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Reef Fish Dispersal In The Hawaiian Archipelago: Comparative Phylogeography Of Three Endemic Damselfishes

Kimberly A. Tenggardjaja, Brian W. Bowen, Giacomo Bernardi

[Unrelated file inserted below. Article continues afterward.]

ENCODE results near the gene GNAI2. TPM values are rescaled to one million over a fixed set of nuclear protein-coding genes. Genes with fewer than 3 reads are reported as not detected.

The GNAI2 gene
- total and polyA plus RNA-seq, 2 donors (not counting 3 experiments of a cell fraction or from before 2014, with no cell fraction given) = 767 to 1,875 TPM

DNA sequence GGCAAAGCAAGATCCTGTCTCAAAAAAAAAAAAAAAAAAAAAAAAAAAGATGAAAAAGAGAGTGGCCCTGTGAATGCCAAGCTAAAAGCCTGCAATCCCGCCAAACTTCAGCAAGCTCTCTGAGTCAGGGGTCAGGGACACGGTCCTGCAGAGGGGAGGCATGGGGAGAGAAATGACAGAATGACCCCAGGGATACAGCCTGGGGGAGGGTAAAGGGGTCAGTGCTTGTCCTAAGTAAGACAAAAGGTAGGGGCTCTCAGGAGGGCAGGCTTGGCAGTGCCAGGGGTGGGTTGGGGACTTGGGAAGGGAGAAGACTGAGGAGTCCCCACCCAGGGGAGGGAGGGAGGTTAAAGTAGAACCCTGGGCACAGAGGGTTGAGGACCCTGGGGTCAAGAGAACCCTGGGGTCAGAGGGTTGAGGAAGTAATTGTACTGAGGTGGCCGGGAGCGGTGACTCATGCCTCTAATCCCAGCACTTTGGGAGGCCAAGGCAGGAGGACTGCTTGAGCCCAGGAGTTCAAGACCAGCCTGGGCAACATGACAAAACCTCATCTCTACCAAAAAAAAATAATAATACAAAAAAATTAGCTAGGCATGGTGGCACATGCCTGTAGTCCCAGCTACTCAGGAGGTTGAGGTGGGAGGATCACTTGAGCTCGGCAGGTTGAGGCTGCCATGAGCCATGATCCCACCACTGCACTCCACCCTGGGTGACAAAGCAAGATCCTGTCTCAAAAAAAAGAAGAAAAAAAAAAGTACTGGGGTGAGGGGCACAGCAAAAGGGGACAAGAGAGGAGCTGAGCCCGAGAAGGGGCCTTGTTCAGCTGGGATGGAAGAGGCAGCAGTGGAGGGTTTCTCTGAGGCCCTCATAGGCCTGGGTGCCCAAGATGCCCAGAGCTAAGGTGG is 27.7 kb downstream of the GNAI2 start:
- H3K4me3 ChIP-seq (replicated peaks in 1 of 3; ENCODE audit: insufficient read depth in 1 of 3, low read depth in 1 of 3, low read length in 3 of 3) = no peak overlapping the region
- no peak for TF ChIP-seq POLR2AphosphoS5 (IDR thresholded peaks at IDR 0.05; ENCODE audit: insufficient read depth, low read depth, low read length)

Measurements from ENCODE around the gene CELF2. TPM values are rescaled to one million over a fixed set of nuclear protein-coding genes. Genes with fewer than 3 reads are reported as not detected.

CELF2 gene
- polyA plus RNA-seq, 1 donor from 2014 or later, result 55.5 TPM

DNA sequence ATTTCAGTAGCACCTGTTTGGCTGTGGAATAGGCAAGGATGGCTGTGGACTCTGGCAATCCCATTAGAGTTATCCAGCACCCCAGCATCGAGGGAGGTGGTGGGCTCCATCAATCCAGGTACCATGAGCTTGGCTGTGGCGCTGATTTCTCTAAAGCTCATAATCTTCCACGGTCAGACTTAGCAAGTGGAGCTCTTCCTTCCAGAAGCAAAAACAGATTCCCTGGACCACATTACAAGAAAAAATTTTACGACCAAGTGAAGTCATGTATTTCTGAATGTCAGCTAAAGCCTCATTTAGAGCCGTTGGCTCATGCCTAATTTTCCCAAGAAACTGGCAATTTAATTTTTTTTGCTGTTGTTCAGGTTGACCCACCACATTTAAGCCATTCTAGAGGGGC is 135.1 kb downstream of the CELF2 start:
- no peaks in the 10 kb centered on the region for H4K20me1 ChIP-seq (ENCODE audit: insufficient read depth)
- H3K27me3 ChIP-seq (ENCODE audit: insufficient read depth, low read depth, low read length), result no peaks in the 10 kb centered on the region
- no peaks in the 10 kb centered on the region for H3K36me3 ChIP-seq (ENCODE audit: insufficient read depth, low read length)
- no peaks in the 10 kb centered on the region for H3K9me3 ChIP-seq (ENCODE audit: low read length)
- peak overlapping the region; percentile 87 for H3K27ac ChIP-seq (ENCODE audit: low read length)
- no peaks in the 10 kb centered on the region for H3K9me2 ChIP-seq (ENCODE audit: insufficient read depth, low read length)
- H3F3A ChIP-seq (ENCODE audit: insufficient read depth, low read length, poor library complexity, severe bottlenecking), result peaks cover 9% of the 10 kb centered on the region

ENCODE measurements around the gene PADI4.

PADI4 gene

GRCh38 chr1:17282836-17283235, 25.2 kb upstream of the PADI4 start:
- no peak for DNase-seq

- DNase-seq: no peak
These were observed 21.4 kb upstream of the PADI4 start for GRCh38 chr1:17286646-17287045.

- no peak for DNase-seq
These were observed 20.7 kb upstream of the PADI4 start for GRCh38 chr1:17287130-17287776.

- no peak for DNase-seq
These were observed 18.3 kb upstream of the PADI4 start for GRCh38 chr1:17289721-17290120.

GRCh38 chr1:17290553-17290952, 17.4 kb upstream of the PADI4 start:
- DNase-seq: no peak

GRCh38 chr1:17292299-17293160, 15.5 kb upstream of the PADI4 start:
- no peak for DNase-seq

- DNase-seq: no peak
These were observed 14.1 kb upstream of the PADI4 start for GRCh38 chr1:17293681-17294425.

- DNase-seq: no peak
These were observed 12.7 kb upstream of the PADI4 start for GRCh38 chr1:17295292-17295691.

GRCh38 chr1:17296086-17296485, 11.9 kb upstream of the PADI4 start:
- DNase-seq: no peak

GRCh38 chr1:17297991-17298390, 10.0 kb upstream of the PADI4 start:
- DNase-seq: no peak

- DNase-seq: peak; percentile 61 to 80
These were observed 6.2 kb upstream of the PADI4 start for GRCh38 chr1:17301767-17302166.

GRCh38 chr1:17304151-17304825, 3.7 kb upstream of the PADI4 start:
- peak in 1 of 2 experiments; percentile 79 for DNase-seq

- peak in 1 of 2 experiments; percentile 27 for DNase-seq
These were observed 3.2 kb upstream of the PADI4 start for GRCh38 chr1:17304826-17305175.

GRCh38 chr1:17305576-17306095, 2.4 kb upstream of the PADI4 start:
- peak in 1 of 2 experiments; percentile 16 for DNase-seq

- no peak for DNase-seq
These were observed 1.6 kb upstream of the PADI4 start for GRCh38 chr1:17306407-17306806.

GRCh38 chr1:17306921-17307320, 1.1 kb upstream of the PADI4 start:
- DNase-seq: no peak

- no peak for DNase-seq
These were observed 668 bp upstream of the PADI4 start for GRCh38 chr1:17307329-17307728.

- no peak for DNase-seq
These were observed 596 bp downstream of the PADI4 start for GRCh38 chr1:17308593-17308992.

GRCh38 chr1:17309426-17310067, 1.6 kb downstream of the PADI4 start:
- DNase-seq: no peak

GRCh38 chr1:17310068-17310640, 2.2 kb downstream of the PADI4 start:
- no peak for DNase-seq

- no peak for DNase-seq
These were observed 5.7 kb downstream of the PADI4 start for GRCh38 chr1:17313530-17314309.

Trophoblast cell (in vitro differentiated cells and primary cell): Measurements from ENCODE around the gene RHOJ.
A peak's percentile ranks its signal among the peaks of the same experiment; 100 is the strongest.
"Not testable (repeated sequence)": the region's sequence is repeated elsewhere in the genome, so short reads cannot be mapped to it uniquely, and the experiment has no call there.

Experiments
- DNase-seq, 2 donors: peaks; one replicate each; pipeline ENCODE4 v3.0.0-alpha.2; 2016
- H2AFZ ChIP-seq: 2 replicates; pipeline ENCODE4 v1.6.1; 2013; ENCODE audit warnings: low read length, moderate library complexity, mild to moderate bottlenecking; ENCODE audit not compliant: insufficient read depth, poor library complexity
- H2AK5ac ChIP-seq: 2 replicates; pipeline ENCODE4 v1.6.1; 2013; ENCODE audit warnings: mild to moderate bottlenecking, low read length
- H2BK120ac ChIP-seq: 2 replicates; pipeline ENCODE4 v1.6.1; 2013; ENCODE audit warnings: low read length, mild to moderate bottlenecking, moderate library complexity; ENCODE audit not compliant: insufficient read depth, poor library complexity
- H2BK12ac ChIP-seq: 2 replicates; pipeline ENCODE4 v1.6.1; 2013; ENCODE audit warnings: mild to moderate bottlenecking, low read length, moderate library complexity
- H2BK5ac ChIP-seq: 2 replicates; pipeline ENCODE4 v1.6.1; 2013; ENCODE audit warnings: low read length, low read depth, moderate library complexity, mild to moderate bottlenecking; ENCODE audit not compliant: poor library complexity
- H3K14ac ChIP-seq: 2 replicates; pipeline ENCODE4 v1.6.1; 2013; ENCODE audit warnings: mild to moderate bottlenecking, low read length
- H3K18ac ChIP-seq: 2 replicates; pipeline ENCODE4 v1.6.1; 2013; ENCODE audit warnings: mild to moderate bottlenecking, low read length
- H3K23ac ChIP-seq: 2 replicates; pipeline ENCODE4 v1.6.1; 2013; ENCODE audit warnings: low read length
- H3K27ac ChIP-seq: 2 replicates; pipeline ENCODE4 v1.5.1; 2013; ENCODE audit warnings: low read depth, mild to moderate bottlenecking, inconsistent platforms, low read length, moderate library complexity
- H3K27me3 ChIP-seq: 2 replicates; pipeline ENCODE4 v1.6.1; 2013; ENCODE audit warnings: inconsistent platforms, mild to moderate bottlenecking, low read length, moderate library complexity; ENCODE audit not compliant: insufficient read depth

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Endemic marine species at remote oceanic islands provide opportunities to investigate the proposed correlation between range size and dispersal ability. Because these species have restricted geographic ranges, it is assumed that they have limited dispersal ability, which consequently would be reflected in high population genetic structure. To assess this relationship at a small scale and to determine if it may be related to specific reef fish families, here we employ a phylogeographic survey of three endemic Hawaiian damselfishes:Abudefduf abdominalis,Chromis ovalis, andChromis verater. Data from mitochondrial markers cytochromeband control region revealed low but significant genetic structure in all three species. Combining these results with data from a previous study onDascyllus albisellaandStegastes marginatus, all five endemic damselfish species surveyed to date show evidence of genetic structure, in contrast with other widespread reef fish species that lack structure within the Hawaiian Archipelago. Though individual patterns of connectivity varied, these five species showed a trend of limited connectivity between the atolls and low-lying Northwestern Hawaiian Islands versus the montane Main Hawaiian Islands, indicating that, at least for damselfishes, the protected reefs of the uninhabited northwest will not replenish depleted reefs in the populated Main Hawaiian Islands.